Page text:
Pre-service Learning and the (Gentle) Distruption of emerging teaching identity
The application of ‘identity’ to analyses of teaching is not new. However in this chapter, the authors propose that the construct has as yet unexploited potential to refresh current theories about teacher learning. They discuss how notions of identity, when integrated with social learning theory, might offer fresh insights for both research and practice. And the authors illustrate this proposition by drawing on data collected from our own pre-service teacher education students as they navigate initial encounters with numeracy (with Dole) and the arts (with O’Brien). In these courses, the authors are concerned with limiting views of self that pre-service teachers can bring to their learning of these two curriculum areas. Such views predominantly stem from pre-service teachers’ personal beliefs about the nature of these subjects, as well as confidence in their own ability ‘to do’ maths and/or art. Informed by Boler’s (1999) pedagogy of discomfort, the authors deliberately, but gently move to facilitate the ‘disruption’ of these beliefs, values, and theories about ‘self’ as teacher. Located in supportive communal spaces within courses related to each subject, they authors design “collectivized engagement” (p. 176), as well as scaffolded learning and assessment that seek to engage but soften fears about “losing personal and cultural identities” (p. 176). There is evidence to suggest that this gentle disruption of beliefs and negative self-concepts assists in the eventual renegotiation of the students’ emerging views of self-as-teacher.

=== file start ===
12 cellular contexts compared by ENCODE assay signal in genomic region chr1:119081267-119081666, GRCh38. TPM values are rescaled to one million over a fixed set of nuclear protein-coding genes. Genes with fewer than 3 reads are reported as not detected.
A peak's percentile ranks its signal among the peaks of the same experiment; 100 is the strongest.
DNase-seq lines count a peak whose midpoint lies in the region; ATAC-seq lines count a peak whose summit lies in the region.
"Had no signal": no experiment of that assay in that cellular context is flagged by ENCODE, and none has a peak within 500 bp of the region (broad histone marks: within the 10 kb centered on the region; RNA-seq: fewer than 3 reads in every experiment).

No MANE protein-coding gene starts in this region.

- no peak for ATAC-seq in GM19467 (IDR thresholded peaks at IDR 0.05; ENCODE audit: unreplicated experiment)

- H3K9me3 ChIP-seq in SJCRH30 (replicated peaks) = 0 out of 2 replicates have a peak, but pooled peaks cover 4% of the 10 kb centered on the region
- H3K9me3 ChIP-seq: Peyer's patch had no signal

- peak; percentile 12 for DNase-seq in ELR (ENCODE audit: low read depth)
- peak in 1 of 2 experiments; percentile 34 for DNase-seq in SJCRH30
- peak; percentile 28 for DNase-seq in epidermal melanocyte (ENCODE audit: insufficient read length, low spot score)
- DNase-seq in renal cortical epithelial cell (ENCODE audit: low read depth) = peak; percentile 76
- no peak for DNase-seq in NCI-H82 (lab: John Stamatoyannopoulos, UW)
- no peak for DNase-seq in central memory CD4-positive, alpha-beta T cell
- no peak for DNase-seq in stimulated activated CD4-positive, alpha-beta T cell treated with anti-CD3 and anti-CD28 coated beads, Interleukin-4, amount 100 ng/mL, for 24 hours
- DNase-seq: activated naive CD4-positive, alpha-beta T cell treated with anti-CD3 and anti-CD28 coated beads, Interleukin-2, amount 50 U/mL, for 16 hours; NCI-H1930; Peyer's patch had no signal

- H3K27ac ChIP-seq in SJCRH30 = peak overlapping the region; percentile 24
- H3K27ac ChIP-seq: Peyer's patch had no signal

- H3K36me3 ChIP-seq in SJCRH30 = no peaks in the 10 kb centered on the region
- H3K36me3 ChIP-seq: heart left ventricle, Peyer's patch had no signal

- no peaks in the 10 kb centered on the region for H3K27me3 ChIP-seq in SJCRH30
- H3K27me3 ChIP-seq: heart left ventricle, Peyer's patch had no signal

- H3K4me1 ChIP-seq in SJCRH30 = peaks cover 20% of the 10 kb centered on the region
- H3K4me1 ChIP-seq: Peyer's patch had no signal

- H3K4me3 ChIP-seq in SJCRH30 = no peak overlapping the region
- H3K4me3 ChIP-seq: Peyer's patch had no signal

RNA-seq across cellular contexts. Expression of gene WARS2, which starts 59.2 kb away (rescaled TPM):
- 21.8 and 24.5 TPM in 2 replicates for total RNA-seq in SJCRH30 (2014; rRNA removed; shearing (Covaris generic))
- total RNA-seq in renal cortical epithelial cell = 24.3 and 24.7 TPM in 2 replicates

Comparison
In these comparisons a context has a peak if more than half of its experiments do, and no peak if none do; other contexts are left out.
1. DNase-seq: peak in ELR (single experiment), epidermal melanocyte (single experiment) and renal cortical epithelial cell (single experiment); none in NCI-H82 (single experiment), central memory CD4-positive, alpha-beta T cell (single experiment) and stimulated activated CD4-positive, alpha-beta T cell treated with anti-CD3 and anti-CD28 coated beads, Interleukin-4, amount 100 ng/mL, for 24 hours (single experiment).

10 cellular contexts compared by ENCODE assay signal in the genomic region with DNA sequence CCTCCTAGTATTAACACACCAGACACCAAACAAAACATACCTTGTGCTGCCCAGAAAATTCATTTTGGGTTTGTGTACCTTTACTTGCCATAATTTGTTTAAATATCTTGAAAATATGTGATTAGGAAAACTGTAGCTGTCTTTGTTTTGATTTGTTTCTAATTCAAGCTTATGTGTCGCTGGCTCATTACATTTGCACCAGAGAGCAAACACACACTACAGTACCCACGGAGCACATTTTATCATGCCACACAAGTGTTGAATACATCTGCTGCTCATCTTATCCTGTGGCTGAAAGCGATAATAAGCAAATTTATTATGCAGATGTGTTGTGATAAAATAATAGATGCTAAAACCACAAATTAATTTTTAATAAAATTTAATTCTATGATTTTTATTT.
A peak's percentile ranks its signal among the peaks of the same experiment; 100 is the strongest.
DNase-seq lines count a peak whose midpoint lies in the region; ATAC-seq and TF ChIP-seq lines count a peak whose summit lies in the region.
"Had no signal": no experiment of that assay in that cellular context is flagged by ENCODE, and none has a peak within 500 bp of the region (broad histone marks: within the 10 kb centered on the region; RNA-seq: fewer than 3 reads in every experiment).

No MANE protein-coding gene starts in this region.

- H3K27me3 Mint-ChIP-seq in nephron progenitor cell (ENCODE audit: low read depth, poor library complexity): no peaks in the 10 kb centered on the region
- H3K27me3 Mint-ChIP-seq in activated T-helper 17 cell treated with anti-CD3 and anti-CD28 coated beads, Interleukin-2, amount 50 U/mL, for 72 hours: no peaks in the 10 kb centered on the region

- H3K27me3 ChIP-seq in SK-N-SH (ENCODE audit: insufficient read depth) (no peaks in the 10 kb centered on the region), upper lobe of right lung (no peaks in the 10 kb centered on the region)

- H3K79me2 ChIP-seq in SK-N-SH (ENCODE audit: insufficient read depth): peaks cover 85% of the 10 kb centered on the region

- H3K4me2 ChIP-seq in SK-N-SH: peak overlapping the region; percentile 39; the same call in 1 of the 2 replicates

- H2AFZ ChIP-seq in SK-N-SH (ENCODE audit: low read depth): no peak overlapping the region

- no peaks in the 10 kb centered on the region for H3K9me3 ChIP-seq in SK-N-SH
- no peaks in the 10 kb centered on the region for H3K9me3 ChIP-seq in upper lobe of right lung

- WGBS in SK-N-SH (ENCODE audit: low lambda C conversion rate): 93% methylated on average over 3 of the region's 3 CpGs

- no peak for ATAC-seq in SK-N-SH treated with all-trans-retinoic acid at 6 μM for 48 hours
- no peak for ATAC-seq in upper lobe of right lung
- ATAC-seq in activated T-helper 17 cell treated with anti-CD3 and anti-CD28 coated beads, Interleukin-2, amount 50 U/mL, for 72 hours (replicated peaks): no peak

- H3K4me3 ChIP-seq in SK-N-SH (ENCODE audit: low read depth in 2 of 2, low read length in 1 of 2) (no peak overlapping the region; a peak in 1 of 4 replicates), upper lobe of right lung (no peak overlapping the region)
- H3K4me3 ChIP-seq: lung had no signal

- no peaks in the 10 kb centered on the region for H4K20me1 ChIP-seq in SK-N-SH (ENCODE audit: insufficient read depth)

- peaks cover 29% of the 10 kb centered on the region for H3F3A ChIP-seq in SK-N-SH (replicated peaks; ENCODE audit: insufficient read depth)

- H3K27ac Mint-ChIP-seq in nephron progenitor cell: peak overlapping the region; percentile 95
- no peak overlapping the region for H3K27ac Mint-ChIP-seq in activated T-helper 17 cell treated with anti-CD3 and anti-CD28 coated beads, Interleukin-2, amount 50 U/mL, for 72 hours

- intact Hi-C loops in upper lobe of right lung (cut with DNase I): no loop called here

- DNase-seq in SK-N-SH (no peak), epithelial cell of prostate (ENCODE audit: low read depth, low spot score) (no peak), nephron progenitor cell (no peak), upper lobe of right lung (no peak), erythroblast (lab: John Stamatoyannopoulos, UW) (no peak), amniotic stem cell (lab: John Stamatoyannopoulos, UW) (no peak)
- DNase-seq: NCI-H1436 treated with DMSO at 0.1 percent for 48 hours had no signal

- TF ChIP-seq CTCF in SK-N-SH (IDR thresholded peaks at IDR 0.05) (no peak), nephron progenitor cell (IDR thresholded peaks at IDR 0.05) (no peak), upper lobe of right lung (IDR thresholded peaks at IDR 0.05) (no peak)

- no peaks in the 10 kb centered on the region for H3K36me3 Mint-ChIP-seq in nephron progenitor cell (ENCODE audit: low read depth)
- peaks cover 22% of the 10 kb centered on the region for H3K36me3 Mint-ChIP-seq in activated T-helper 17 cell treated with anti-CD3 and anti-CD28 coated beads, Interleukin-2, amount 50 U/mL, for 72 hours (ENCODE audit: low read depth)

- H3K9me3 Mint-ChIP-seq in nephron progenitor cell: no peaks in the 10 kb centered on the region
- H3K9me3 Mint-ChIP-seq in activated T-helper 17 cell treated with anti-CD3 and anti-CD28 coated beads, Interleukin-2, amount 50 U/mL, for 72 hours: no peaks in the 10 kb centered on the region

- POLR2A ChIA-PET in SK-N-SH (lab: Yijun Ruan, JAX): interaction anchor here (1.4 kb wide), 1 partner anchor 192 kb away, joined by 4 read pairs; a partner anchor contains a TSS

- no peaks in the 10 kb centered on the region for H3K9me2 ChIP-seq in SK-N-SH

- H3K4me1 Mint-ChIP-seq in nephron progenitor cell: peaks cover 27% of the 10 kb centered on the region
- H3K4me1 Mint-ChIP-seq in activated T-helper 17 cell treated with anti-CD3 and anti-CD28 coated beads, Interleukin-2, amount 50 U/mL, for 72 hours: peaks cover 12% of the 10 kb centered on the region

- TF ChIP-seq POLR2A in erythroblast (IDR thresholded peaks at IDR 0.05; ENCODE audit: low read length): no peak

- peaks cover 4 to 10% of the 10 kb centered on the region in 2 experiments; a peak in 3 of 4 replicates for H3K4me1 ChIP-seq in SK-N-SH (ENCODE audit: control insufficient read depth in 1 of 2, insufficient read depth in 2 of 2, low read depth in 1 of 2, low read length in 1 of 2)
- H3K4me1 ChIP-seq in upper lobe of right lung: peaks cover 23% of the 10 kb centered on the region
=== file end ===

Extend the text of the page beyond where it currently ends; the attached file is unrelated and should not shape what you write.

Disrupting Pedagogies in the Knowledge Society: Countering Conservative Norms with Creative Approaches
Curriculum and Pedagogy Theory and Development